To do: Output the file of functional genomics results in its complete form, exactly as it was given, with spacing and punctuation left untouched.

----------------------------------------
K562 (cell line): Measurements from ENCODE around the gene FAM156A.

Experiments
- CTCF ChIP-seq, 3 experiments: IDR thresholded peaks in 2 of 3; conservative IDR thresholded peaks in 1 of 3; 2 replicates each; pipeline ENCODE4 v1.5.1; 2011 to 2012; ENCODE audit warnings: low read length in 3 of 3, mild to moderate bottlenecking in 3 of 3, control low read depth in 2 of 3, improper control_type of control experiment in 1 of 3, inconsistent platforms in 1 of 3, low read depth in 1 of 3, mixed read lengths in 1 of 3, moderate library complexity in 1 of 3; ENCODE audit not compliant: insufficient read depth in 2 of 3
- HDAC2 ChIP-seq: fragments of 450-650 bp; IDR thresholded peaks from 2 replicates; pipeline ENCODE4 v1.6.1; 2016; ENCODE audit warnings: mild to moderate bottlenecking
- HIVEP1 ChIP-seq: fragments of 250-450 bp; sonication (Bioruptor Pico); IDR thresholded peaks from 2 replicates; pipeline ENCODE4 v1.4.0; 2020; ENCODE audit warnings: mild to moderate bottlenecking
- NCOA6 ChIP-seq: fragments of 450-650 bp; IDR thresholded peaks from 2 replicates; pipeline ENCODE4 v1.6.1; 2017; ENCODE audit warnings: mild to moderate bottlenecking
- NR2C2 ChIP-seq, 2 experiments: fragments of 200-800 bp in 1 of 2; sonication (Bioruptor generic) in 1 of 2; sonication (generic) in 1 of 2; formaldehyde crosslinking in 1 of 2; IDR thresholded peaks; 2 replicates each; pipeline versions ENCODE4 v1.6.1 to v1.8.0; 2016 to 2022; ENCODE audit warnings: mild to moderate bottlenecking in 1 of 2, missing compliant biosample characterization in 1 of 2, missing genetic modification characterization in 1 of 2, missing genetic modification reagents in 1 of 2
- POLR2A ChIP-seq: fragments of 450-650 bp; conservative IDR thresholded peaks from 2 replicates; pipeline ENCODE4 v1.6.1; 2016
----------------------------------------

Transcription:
K562 (cell line): Measurements from ENCODE around the gene FAM156A.

Experiments
- CTCF ChIP-seq, 3 experiments: IDR thresholded peaks in 2 of 3; conservative IDR thresholded peaks in 1 of 3; 2 replicates each; pipeline ENCODE4 v1.5.1; 2011 to 2012; ENCODE audit warnings: low read length in 3 of 3, mild to moderate bottlenecking in 3 of 3, control low read depth in 2 of 3, improper control_type of control experiment in 1 of 3, inconsistent platforms in 1 of 3, low read depth in 1 of 3, mixed read lengths in 1 of 3, moderate library complexity in 1 of 3; ENCODE audit not compliant: insufficient read depth in 2 of 3
- HDAC2 ChIP-seq: fragments of 450-650 bp; IDR thresholded peaks from 2 replicates; pipeline ENCODE4 v1.6.1; 2016; ENCODE audit warnings: mild to moderate bottlenecking
- HIVEP1 ChIP-seq: fragments of 250-450 bp; sonication (Bioruptor Pico); IDR thresholded peaks from 2 replicates; pipeline ENCODE4 v1.4.0; 2020; ENCODE audit warnings: mild to moderate bottlenecking
- NCOA6 ChIP-seq: fragments of 450-650 bp; IDR thresholded peaks from 2 replicates; pipeline ENCODE4 v1.6.1; 2017; ENCODE audit warnings: mild to moderate bottlenecking
- NR2C2 ChIP-seq, 2 experiments: fragments of 200-800 bp in 1 of 2; sonication (Bioruptor generic) in 1 of 2; sonication (generic) in 1 of 2; formaldehyde crosslinking in 1 of 2; IDR thresholded peaks; 2 replicates each; pipeline versions ENCODE4 v1.6.1 to v1.8.0; 2016 to 2022; ENCODE audit warnings: mild to moderate bottlenecking in 1 of 2, missing compliant biosample characterization in 1 of 2, missing genetic modification characterization in 1 of 2, missing genetic modification reagents in 1 of 2
- POLR2A ChIP-seq: fragments of 450-650 bp; conservative IDR thresholded peaks from 2 replicates; pipeline ENCODE4 v1.6.1; 2016